Manuel Ascano, Jr., Ph.D.
Assistant Professor, Biochemistry Department
Assistant Professor, Pathology, Microbiology & Immunology
Director of Graduate Studies for Biochemistry
Dean Faculty Fellow
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673C Light Hall
23rd & Pierce Avenue
Nashville, - 37232
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DNA/RNA detection & regulation in innate immunity & viral pathogenesis
Name: Manuel Ascano, Jr.
Title: Assistant Professor of Biochemistry, Assistant Professor of Pathology, Microbiology and Immunology
Office Address: 632 RRB
Phone Number: 615-875-8714
Lab URL: https://medschool.vanderbilt.edu/ascano-lab
Research Keywords: RNA, RNA binding proteins, RNA-protein interactions, PAR-CLIP, RNA-protein crosslinking, post-transcriptional gene regulation, PTGR, innate immunity, DNA-sensing, cellular stress
Research Specialty: Post-transcriptional gene regulation in innate immunity and cellular stress
Research Description: The flow of genetic information from DNA to RNA to protein requires the orchestration of specialized proteins that bind to and regulate RNAs. The human genome encodes for over 1,400 RNA-binding proteins, most of whose functions are unknown despite their importance during development and in specific human diseases. The processes by which RNA-binding proteins regulate RNA, collectively known as post-transcriptional gene regulation, permit cells to adapt rapidly to changing environmental cues such that gene expression programs, and thus cellular function, are fine-tuned. For example, post-transcriptional gene regulatory processes serve to mitigate the effects of deleterious stresses that can potentially usurp or disrupt gene expression in cases of bacterial or viral infection, when foreign nucleic acids are introduced into cells. The post-transcriptional mechanisms that prevent aberrant or pathogen gene expression, while still coordinating the expression of host-specific innate immune- and stress-activated genes, remains poorly understood.
My laboratory is currently focused on two research areas:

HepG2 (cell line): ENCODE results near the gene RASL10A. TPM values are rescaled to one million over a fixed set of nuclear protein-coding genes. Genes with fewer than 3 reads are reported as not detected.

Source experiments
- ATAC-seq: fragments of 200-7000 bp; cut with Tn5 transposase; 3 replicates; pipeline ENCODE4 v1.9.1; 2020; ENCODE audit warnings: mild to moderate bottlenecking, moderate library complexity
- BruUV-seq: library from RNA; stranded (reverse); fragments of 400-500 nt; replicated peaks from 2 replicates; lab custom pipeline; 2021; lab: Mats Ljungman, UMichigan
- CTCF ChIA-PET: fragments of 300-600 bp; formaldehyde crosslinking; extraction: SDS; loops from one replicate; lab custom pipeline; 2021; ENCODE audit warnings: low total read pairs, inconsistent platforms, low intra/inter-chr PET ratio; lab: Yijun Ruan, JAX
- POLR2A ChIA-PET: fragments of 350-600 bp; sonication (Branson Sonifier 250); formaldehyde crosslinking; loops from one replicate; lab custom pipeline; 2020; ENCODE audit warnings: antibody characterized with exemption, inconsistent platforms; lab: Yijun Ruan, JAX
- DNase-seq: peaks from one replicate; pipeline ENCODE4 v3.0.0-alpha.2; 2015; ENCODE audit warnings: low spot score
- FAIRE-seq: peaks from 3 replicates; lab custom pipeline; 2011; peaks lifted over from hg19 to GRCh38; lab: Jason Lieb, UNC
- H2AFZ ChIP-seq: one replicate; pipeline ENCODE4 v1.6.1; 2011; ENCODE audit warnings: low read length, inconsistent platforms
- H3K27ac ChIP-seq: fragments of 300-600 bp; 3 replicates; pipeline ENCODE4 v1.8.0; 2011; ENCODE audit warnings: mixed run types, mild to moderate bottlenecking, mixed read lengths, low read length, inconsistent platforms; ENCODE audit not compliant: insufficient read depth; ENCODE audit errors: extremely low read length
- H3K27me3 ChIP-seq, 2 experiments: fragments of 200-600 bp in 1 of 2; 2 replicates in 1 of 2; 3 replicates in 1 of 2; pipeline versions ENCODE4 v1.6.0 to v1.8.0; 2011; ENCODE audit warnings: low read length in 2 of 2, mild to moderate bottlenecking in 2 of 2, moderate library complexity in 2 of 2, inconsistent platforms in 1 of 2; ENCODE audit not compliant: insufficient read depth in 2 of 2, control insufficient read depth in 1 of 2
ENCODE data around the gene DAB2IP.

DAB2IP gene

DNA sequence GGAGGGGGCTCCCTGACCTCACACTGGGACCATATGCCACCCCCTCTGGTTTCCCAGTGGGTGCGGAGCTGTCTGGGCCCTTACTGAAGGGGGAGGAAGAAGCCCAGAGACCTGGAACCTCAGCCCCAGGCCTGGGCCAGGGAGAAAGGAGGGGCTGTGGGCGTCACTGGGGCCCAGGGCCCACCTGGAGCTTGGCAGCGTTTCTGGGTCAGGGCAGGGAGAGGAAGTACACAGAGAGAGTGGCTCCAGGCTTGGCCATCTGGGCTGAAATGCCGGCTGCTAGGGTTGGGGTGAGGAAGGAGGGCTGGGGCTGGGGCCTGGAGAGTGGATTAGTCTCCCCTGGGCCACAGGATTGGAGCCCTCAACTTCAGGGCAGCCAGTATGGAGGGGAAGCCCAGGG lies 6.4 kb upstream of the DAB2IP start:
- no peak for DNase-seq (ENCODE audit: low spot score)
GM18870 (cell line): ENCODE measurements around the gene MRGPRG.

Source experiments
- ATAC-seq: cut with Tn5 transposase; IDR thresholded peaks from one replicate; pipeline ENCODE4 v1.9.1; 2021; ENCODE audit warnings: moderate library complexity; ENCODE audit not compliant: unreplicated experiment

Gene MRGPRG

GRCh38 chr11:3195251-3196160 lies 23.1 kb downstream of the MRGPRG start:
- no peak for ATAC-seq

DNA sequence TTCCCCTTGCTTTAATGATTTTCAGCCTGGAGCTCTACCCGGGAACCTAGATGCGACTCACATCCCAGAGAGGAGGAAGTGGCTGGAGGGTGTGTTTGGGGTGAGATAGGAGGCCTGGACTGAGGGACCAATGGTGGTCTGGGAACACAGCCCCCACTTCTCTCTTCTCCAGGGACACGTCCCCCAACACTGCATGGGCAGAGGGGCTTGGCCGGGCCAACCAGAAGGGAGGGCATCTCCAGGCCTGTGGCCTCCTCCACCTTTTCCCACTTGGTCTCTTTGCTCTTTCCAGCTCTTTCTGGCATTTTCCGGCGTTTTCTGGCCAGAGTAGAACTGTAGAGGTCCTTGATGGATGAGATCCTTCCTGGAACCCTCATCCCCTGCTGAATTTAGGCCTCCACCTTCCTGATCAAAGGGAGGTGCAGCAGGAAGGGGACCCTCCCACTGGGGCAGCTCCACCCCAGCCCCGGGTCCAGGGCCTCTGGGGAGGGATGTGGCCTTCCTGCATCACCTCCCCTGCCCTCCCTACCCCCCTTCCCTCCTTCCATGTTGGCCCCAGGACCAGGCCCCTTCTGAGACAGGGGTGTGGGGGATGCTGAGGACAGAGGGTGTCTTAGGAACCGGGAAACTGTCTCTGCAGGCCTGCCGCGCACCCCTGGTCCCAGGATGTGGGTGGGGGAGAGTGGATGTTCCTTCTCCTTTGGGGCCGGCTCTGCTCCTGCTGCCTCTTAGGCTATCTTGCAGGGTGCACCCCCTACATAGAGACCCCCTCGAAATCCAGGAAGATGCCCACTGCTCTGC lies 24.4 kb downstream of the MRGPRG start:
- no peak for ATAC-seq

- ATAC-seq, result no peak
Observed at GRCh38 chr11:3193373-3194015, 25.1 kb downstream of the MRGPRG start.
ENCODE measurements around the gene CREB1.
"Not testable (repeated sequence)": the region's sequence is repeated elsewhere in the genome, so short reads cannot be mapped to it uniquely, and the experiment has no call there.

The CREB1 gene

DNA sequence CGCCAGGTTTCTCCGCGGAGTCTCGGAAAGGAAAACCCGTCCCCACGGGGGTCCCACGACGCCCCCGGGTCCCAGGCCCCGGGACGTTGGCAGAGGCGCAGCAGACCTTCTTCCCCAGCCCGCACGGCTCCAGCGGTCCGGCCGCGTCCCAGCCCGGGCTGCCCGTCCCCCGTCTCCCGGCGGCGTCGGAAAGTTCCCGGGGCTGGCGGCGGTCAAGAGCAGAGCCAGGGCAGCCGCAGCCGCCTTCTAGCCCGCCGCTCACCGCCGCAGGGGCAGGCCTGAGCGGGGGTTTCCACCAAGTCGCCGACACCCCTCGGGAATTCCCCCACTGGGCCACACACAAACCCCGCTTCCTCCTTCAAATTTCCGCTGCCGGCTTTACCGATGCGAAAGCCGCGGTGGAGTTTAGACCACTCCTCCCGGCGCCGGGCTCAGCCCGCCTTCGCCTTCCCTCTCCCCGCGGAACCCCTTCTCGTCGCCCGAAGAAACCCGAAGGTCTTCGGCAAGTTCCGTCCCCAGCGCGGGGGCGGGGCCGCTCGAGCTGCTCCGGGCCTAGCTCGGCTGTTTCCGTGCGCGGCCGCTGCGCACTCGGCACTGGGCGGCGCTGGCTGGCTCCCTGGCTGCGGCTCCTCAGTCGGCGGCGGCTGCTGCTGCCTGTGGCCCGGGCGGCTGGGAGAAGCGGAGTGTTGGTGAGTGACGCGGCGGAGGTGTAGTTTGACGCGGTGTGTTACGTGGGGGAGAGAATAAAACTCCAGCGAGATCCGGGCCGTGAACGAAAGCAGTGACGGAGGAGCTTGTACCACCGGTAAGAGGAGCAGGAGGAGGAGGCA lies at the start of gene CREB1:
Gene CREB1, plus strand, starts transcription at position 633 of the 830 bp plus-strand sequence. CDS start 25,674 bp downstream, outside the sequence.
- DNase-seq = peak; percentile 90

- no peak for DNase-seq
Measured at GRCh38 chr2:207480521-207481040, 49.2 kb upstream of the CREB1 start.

1) To identify and functionally characterize the critical RNA-binding proteins utilized by cells during periods of nucleic acid-induced stress and innate immune gene activation.
A key prerequisite for characterizing the function of RNA-binding proteins is to identify its stress-regulated binding targets. My laboratory utilizes RNA biochemistry and molecular biology, in conjunction with modern high-throughput technologies such as PAR-CLIP, to elucidate RNA-protein interactions and gene regulatory function at a transcriptome-wide level. As a complementary approach, we investigate the composition and function of RNA-binding protein complexes (ribonucleoprotein particles) that assemble on specific stress-induced host- or pathogen-encoded transcripts, to understand how such relationships are important for host-cell response and survival.
2) To characterize the components and signaling mechanism of a major cytosolic DNA-sensing pathway.
Detection of cytosolic DNA potently activates multiple signaling pathways leading to the transcriptional activation of interferon and stress-activated genes. Thus, the cellular response and gene expression changes associated with DNA-sensing is an ideal model for investigating stress-induced post-transcriptional gene regulatory processes. My laboratory focuses on the innate immune signaling pathway initiated by the DNA sensor and nucleotidyl transferase superfamily member cyclic GMP-AMP synthase, cGAS. Binding of cytosolic DNA to cGAS leads to its production of cyclic GMP-AMP (cGAMP), which I discovered to be the founding member of metazoan cyclical second messenger molecules containing mixed phosphodiester bonds (2’,5’ and 3’,5’). We examine the mechanism of cGAS activation by structure-function and cell biological studies. My laboratory also investigates how natural and synthetic cyclic dinucleotides and related analogs promote innate immune gene activation through the only known cGAMP receptor, Stimulator of interferon genes (STING).